LOUISVILLE, Ky. (AP) - Republican attorney general candidate Whitney Westerfield took aim at his opponent’s close family ties to Kentucky’s governor Monday night, summing up the race as “experience versus inheritance.” Democrat Andy Beshear fired back by criticizing Westerfield’s record as a prosecutor and his reliance on outside money to prop up his campaign.
The candidates for attorney general squared off during an hourlong joint appearance on Kentucky Educational Television in Lexington.
The two also wrangled over how state leaders responded to the headline-grabbing case of a county clerk who chose jail time over issuing marriage licenses to same-sex couples. In doing so, Andy Beshear defended his father’s handling of the contentious issue in socially conservative Kentucky.
The joint appearance came three weeks before Kentucky voters choose a new attorney general on Nov. 3.
The incumbent attorney general, Jack Conway, is the Democratic nominee for governor this year, facing Republican Matt Bevin.
Beshear, the son of Gov. Steve Beshear, touted his experience as a lawyer and promoted his plans to combat child abuse, drug abuse and scams against older Kentuckians. He said that legal background makes him best qualified for the job as Kentucky’s chief law enforcement official.
“I’m battle tested,” he said. “I’ve been in the largest litigations. I’ve taken on government and I’ve won.”
Westerfield stressed his background as a former county prosecutor and his current role as a state senator.
Westerfield, chairman of the Senate Judiciary Committee, pointed to his role in helping craft legislation to combat heroin addiction and to allow victims of abusive dating relationships to seek emergency protective orders.
The Republican said he wants to beef up prosecution of cybercrimes and said he’d challenge regulatory overreach by the federal government.
“I don’t think this race should go to Andy because he’s the son of the governor,” Westerfield said. “I don’t think the people of Kentucky are interested in dynastic politics. I’ve gotten here because of God’s grace and hard work, and I think that makes a big distinction between the two of us.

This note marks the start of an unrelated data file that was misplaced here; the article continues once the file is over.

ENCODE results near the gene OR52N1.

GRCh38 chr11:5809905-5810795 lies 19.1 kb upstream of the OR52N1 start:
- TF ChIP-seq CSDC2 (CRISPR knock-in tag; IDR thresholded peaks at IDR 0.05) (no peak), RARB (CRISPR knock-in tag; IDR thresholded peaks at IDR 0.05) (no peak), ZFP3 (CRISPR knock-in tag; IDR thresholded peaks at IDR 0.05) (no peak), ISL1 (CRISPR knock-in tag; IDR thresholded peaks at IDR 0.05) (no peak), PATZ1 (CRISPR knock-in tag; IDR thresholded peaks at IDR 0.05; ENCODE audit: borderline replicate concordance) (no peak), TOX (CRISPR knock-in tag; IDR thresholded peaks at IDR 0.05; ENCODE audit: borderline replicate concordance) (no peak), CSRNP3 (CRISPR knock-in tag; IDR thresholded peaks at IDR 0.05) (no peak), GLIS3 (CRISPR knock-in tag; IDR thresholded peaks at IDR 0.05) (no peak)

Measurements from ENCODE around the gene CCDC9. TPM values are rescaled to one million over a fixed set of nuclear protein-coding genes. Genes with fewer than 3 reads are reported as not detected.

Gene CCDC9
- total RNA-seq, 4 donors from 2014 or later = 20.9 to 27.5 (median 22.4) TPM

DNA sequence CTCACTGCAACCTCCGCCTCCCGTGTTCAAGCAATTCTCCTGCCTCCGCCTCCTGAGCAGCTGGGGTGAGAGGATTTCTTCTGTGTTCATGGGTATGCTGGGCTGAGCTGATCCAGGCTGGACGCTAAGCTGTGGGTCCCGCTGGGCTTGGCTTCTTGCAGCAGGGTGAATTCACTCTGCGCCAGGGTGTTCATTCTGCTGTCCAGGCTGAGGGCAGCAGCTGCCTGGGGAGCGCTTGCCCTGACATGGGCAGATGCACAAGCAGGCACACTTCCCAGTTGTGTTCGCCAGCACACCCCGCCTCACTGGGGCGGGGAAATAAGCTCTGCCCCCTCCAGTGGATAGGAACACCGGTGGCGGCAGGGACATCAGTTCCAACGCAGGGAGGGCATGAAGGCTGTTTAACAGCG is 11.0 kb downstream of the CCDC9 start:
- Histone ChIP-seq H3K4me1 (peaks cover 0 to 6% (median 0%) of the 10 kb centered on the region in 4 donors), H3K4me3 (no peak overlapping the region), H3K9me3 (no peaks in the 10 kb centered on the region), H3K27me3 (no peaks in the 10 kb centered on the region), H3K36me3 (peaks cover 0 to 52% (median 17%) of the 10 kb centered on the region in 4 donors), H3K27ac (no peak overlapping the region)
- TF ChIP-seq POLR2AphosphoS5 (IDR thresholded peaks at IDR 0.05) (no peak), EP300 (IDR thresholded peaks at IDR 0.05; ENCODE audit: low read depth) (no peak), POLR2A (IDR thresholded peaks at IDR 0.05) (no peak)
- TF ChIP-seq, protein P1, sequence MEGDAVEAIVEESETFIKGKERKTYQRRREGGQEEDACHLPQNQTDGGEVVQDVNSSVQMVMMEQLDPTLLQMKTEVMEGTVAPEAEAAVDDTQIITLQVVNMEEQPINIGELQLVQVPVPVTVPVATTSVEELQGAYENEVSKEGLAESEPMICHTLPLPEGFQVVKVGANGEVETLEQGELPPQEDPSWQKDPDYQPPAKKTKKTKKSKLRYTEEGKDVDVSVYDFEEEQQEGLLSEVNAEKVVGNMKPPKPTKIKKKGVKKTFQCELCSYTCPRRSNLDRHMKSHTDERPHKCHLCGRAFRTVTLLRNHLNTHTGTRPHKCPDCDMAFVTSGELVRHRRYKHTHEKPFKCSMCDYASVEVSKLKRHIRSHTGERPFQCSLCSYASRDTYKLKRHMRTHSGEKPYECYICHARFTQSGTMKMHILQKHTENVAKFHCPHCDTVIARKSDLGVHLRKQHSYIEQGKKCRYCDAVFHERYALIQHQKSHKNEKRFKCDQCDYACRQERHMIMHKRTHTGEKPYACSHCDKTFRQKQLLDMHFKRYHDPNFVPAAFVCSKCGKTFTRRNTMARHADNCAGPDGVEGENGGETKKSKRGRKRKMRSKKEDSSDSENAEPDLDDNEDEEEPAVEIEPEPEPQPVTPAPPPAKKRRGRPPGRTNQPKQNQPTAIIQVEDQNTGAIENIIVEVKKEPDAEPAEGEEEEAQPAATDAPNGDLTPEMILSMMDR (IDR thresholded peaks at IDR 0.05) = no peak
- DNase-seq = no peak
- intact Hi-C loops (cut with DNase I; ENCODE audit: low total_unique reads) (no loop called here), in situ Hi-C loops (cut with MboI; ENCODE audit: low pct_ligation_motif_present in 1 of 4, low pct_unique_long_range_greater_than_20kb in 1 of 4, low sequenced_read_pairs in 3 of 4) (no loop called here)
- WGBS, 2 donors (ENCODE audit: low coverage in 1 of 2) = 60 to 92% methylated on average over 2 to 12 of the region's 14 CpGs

“You’ve got experience versus inheritance,” he added.
Beshear said the only inheritance in the race is the millions of dollars spent by the Republican Attorney General’s Association on Westerfield’s behalf. The group has run attack ads against Beshear, who has raised considerably more money than Westerfield in the bare-knuckled race.
Westerfield has said his prosecutorial experience makes him best suited for the job. But Beshear brought up a comment in Westerfield’s personnel file as a young assistant prosecutor that indicated his personal interests sometimes took priority over his job.
Beshear also said Westerfield has frequently represented debt collectors in his private law practice.
Nearly one-third of Westerfield’s debt-collection cases, however, were dismissed due to lack of action, Beshear said.
Westerfield called the attacks distortions, accusing his opponent of bringing up “childish, petty things from years gone by.”
Meanwhile, the candidates delved into the case of Rowan County Clerk Kim Davis, who chose jail time over issuing marriage licenses to same-sex couples, citing religious liberty.
Westerfield said Gov. Steve Beshear should have issued an executive order to exempt Davis and other clerks from issuing licenses to same-sex couples due to religious objections. Minus as executive order, Westerfield said Beshear should convene the General Assembly in special session to take up the issue.
“There’s a way to do this, to get those licenses issued and to protect the religious freedoms of those persons who object,” Westerfield said.
Andy Beshear countered that the governor cannot change a section of law by executive order, adding: “It’s law school 101.”
Beshear said a special legislative session would be a waste of taxpayers’ money since lawmakers start their regular 2016 session in early January. He said lawmakers can then debate whether to change how the marriage licenses are issued.
“As long as it meets the requirement of the Supreme Court decision, it will be perfectly legal and I think we’ll have cooler heads at that point,” he said.
Westerfield replied: “I just hope no one gets locked up for the next several months, as one’s already done.”
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